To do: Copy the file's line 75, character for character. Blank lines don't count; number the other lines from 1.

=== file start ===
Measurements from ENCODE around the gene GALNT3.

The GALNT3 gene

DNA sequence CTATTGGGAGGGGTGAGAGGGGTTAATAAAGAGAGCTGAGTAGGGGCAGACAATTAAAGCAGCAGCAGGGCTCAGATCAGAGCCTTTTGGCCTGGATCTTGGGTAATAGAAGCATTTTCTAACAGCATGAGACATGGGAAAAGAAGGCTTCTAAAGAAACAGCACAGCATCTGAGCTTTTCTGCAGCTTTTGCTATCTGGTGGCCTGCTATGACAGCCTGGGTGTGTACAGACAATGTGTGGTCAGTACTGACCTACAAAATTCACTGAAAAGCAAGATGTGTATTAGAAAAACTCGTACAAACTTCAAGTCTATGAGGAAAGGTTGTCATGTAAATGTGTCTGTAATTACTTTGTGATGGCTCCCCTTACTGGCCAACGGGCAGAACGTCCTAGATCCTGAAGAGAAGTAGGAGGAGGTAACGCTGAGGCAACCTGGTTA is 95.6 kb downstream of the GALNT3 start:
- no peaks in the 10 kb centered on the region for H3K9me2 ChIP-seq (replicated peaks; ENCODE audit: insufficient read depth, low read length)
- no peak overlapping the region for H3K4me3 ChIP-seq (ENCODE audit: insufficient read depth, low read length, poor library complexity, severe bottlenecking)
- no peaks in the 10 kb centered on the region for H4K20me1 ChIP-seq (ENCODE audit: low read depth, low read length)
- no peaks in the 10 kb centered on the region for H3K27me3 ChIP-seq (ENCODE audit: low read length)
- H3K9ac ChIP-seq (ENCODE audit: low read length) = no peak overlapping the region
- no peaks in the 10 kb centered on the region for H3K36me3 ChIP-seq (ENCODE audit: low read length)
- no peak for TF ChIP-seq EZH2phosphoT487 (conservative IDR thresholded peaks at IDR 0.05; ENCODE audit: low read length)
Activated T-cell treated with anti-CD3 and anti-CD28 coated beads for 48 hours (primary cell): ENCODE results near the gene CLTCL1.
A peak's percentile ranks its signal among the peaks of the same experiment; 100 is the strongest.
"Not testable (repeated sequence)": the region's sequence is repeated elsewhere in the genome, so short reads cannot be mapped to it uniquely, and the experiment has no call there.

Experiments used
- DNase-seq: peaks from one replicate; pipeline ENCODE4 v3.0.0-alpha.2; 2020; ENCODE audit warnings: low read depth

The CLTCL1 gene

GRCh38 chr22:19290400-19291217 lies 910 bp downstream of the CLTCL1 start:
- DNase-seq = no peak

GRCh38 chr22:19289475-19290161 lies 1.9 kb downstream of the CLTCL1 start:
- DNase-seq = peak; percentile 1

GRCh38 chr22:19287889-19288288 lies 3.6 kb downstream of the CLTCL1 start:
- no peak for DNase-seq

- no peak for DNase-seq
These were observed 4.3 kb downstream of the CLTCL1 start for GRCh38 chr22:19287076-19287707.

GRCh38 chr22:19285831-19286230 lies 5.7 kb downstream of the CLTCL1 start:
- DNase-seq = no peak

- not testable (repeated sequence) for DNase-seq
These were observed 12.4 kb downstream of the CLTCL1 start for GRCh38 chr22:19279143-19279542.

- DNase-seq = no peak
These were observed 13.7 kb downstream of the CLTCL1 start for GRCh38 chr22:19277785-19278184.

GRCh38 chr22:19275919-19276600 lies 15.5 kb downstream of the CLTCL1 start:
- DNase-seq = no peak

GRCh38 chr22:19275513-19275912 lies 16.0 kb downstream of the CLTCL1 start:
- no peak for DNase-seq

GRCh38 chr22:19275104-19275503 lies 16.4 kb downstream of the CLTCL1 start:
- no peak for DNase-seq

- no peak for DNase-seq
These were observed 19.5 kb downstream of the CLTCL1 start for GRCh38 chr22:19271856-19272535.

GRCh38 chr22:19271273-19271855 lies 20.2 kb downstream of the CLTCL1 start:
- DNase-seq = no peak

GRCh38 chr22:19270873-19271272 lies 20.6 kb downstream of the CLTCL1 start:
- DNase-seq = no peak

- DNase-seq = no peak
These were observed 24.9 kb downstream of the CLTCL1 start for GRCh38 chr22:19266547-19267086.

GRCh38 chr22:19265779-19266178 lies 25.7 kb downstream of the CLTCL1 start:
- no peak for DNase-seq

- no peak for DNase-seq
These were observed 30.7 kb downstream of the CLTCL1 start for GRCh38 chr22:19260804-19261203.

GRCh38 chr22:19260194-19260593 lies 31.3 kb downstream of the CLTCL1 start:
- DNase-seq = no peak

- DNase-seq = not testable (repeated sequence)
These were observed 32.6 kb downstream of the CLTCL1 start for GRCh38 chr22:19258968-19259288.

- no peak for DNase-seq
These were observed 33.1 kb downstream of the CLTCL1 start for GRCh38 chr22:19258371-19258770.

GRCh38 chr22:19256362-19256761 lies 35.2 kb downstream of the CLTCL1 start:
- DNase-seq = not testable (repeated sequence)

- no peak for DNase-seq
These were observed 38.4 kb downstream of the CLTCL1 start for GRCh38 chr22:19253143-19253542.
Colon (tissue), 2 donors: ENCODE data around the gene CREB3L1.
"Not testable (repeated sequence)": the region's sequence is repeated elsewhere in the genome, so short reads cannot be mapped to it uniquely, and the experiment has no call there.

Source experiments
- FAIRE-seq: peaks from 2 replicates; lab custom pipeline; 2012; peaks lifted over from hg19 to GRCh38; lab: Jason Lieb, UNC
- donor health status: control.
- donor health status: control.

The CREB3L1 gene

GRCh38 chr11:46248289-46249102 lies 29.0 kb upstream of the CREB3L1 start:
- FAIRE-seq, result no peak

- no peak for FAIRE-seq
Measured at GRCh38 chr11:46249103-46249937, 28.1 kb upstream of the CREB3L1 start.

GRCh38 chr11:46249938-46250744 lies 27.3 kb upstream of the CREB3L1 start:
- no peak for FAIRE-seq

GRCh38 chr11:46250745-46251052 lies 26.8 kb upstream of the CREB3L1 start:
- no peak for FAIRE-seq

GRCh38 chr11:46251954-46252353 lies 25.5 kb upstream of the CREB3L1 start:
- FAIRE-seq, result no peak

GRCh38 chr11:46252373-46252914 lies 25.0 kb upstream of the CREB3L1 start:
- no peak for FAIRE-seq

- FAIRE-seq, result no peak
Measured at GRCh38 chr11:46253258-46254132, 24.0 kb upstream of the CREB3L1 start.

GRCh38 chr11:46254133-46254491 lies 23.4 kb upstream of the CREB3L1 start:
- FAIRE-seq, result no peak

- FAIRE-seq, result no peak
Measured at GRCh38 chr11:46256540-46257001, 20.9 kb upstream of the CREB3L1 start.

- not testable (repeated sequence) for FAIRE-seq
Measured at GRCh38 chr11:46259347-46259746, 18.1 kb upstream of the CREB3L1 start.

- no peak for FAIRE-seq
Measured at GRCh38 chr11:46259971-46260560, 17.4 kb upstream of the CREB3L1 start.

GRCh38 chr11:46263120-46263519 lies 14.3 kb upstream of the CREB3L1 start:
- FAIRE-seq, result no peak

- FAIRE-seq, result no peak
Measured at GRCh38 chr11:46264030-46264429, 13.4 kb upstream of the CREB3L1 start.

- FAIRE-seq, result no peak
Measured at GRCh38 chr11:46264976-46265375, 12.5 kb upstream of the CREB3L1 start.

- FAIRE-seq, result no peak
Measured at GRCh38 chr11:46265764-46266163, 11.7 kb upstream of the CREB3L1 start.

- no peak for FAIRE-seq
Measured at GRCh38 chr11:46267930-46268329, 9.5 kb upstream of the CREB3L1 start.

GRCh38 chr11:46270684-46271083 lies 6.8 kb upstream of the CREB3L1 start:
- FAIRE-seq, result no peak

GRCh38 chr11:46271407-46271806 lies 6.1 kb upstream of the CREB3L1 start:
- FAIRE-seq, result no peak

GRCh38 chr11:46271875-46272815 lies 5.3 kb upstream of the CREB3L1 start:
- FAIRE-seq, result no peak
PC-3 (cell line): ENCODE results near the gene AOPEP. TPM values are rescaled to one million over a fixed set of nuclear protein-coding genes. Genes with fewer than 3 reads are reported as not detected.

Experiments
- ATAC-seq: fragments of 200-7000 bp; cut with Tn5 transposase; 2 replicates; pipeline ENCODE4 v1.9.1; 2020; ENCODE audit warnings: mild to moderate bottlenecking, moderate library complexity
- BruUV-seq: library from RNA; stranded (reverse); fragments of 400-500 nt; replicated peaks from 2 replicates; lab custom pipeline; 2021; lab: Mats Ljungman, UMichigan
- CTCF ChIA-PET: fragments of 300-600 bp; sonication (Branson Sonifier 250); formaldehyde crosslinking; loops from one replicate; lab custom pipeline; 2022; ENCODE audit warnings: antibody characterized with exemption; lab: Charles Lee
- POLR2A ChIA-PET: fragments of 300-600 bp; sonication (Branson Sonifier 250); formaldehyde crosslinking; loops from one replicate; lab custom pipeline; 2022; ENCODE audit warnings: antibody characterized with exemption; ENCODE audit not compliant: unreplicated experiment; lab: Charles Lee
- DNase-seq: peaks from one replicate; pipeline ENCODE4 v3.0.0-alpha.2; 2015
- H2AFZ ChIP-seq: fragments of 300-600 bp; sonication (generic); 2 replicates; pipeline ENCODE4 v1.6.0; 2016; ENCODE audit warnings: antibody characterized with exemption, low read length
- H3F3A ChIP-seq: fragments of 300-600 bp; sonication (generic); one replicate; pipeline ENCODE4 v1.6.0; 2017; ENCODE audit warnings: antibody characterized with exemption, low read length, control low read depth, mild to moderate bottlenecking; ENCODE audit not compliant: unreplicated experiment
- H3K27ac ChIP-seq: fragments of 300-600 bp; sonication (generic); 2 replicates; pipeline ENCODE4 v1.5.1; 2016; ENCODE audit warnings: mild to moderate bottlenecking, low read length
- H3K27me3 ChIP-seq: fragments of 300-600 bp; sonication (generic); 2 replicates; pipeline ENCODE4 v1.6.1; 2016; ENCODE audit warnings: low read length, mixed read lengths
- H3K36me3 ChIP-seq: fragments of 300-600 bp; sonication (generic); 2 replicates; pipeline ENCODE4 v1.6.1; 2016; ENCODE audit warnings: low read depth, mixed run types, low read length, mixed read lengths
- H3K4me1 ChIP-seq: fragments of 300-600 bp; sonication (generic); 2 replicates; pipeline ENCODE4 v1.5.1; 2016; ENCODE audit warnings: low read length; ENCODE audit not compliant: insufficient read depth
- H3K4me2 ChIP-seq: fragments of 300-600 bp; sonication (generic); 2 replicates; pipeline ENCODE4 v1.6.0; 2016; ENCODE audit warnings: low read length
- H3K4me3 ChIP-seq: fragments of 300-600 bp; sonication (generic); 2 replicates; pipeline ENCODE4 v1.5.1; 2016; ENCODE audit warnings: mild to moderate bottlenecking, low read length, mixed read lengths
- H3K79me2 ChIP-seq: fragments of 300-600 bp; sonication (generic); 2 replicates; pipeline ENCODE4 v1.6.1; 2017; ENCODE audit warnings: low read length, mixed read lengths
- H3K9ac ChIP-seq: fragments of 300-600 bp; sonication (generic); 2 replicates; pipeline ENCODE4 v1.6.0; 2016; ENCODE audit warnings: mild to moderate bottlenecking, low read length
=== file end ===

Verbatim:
- FAIRE-seq, result no peak